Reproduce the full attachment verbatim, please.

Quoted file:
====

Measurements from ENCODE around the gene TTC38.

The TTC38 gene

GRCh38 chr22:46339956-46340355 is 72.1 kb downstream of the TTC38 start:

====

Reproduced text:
Measurements from ENCODE around the gene TTC38.

The TTC38 gene

GRCh38 chr22:46339956-46340355 is 72.1 kb downstream of the TTC38 start: